Even though we are on Skype, we don’t always talk. We just leave it on as we are doing homework. It’s as though he’s in front of me physically, but not. People always ask me if we’re in love since it doesn’t seem like we are through the way we communicate to each other, but we are. It’s strange, but it works so well.

    Love is pretty strange, but in a good way.

  2. I love that it’s a Susan photo. I saw it and thought, “Great photo!” Should have known!

    In response to your question, I remember having issues with clinginess in the beginning of relationships. I would want to spend every day and night with them. I was soooo not a solitary person. But I am now, after years of marriage. I don’t know why, but I love being alone. That said, when Mr. Branflake comes home I get really excited and sometimes jump around. TMI?

  3. this is a great question. i think it’s something that you have to negotiate based on expectations and personal preference. there are times when i want to be two peas in a pod and then there are times i want to live like a monk. i try to go for the middle ground. we have a given in our relationship that we can say that we want to be alone and that it okay. sometimes, we are both off working in our corner of the apartment coming up for air and cookies and that is good, too. that said, i think in the past i felt guilty for wanting alone time or to do something just for myself and that guilt can really add resentment to relationship. i am learning there is a beautiful dance that happens in relationships because you really want what’s best for yourself as an individual and as a couple.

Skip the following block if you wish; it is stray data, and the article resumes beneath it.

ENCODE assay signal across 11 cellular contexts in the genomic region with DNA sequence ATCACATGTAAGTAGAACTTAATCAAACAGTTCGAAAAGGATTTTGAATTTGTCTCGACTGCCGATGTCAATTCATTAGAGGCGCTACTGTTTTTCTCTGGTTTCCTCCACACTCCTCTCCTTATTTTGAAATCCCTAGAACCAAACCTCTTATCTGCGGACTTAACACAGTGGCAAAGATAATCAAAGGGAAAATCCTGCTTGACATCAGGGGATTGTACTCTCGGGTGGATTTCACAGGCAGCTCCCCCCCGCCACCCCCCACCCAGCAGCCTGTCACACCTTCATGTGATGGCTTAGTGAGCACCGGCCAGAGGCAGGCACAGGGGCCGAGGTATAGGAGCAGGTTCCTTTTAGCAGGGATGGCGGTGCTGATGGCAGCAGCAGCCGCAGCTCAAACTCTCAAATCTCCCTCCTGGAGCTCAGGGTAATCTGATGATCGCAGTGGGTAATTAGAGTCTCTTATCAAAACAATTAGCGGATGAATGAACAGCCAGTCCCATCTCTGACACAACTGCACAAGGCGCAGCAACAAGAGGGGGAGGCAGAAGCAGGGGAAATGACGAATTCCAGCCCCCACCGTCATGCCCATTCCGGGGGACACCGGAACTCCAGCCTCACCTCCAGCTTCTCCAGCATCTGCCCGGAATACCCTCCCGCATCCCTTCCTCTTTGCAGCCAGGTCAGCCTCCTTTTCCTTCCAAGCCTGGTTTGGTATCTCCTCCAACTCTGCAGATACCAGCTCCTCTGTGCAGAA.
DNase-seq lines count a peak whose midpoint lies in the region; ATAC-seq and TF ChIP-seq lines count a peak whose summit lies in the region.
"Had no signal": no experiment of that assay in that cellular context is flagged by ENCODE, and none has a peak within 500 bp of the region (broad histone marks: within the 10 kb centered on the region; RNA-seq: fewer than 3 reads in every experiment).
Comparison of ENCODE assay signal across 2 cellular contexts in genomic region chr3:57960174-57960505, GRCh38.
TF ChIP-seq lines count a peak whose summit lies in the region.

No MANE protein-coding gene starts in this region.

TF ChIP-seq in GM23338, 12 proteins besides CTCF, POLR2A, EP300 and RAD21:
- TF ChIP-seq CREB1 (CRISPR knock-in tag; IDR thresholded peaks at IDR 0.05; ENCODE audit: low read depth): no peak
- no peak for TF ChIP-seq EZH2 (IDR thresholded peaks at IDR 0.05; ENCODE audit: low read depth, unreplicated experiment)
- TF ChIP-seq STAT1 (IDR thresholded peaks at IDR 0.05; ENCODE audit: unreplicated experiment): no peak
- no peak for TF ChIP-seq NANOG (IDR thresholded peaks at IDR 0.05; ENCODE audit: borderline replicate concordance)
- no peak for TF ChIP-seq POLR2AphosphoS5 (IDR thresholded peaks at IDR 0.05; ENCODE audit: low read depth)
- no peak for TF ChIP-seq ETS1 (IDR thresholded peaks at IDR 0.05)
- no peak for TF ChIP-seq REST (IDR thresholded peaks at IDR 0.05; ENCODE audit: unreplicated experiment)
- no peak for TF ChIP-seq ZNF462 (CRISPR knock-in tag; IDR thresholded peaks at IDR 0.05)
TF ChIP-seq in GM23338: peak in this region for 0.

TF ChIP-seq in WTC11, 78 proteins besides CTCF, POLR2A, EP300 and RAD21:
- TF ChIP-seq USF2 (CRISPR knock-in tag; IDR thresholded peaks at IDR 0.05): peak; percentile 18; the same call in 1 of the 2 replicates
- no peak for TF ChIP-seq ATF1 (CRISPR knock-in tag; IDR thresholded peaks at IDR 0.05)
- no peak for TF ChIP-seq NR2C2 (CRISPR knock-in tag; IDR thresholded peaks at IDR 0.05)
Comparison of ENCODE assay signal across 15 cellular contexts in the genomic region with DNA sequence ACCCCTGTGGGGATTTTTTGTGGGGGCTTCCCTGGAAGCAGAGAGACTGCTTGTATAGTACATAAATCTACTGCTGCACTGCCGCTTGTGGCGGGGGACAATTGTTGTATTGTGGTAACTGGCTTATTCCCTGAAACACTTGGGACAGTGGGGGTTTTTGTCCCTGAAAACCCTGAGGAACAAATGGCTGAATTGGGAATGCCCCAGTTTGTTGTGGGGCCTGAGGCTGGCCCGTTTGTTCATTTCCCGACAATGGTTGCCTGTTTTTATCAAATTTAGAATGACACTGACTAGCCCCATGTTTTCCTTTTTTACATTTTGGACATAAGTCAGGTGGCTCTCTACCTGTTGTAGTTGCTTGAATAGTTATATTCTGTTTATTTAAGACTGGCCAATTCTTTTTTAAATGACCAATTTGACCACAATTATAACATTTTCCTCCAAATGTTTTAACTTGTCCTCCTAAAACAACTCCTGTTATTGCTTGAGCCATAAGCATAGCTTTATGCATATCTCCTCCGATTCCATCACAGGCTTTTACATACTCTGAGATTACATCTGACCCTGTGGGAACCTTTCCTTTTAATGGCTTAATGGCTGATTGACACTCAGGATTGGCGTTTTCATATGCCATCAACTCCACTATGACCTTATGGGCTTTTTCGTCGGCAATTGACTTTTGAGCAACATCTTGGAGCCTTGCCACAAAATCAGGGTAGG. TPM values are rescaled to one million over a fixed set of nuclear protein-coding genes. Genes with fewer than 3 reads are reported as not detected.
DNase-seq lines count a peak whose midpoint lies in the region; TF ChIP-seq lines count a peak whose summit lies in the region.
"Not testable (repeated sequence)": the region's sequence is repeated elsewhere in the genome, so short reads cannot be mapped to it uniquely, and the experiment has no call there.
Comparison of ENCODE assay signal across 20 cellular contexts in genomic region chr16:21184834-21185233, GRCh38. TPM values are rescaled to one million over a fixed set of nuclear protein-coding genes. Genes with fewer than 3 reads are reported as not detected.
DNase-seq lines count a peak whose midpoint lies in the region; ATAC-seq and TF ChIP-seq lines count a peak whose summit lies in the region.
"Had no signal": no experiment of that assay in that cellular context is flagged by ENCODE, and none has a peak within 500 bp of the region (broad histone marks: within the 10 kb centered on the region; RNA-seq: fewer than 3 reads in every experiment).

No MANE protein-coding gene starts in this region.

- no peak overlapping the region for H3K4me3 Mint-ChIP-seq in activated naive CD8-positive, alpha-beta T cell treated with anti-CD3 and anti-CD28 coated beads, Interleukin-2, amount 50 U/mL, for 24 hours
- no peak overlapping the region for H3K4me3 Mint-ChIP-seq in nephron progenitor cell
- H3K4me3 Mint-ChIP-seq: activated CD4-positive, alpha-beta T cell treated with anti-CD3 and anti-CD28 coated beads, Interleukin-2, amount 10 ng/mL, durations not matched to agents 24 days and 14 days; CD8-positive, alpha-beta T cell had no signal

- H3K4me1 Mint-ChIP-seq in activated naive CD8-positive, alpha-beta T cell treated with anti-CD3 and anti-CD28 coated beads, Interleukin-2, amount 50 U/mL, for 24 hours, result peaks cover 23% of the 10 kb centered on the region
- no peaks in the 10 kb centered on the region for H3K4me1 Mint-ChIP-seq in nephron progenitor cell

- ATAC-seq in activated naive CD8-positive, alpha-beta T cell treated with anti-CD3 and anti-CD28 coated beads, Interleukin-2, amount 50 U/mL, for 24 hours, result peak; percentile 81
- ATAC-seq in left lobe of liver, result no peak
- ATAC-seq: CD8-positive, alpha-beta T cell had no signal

4. I’ve found myself in that situation many times and it’s really tough. Balance in life always is and I’ve realized that there are some parts of my life that I don’t mind NOT having balance in. You have to make a conscious decision to do things apart, to make sure that you each retain the parts of your life that are important to you and to make sure that you’re your own person still

  5. I am notoriously horrible at this balance. In my defense, I did not start dating my boyfriend in a normal way. After spending a year apart, we dove right into spending every single second together. Honestly, it was a huge mistake. We never really learned how to be apart, ya know? Now that we’re in Canada and he has a completely opposite schedule from me, it’s making it easier for me to establish my own space. It’s really hard sometimes to establish that space but it’s absolutely important.

  6. Man, A. and I have been together two and a half years (my longest relationship yet, by the way) and I STILL haven’t figured out this fine art. I enjoy being with him and getting affection so I often lose myself in the relationship. It’s not good because he’s someone who loves his alone time – a lot! Thing is, once I get my own time to breathe and do whatever I want it’s bliss for me! So I wish there were a way for me to remember how much I enjoy doing things for myself and not get so caught up in the other person be it a significant other or a close friend.